A CADD-alog of strategies in pharma
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A special issue on computer-aided drug design (CADD) strategies in pharma discusses how CADD groups in different environments work. Perspectives were collected from authors in 11 organizations: four big pharmaceutical companies, one major biotechnology company, one smaller biotech, one private pharmaceutical company, two contract research organizations (CROs), one university, and one that spans the breadth of big pharmaceutical companies and one smaller biotech.
The goal of this special issue on computer-aided drug design (CADD) strategies in pharma is to understand how CADD groups in different environments work. I have collected perspectives from authors in ten organizations: four big pharmaceutical companies, one major biotechnology company, one smaller biotech, one private pharmaceutical company, two contract research organizations (CROs), and one university.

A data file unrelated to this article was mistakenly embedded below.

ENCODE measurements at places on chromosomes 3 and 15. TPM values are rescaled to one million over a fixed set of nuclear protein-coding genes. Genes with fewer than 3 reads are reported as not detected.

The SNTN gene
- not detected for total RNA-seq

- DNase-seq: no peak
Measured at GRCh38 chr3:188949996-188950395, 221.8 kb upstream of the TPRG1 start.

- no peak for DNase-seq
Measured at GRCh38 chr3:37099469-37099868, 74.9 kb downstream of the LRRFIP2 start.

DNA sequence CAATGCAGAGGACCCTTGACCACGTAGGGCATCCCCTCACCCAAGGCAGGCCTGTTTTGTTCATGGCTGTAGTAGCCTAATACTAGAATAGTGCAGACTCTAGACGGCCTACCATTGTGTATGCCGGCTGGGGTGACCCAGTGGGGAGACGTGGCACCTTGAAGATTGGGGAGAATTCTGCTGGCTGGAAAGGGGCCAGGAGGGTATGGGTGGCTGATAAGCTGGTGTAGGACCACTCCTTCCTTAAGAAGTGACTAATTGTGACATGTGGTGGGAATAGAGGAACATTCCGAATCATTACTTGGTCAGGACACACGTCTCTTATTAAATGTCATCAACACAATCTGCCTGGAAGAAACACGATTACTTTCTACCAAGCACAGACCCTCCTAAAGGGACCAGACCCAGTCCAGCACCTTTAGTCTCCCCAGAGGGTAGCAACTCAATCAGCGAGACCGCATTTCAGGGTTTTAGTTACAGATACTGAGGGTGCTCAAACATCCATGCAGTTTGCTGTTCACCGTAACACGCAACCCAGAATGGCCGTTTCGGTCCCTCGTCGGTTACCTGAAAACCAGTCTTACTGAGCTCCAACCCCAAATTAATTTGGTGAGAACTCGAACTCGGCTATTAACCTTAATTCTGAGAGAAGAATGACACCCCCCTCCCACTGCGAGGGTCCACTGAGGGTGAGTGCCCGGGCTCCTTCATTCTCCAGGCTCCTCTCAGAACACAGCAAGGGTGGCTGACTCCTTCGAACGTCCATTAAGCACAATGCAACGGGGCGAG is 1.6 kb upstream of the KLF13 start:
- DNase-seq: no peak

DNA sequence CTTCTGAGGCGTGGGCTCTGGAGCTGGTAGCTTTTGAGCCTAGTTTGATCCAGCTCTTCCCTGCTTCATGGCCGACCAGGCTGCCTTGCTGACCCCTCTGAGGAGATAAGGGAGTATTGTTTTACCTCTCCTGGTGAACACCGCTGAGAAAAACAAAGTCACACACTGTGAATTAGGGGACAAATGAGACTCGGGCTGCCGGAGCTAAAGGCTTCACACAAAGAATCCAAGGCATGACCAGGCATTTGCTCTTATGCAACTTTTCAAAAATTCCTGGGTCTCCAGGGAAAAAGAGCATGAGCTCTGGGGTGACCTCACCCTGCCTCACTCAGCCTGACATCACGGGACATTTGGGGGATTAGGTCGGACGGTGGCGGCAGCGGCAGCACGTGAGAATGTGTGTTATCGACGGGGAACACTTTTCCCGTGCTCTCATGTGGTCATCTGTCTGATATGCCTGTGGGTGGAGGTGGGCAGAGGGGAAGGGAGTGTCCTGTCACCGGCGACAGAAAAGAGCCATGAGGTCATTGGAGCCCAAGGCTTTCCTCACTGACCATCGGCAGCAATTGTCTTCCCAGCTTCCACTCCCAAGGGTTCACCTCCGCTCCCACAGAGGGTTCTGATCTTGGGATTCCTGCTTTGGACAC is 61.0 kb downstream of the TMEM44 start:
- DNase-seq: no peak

Eric Manas and Darren Green of GSK emphasize “design” rather than “discovery”, since computational chemists are at their most effective when they apply true design principles. Since the process is a multi-objective one, and computational models have shown limited utility in predicting some essential parameters, Manas and Green believe that the industry is unlikely to be able to do CADD from first principles modeling and simulation alone, for the foreseeable future, and will need to use a mixture of theoretical and empirical approaches. They also emphasize the importance of integrating the multiple sub-disciplines of computational chemistry, and discuss how resources are allocated to projects to maximize impact. Impact has been measured by a monthly reporting system of highlights; patent authorship; the level of repeat business; and allocation of extra staff resources. There are future opportunities in high performance computing; better force fields; cheminformatics techniques that automate SAR and predict reactions; and new statistical modeling techniques and optimization methods.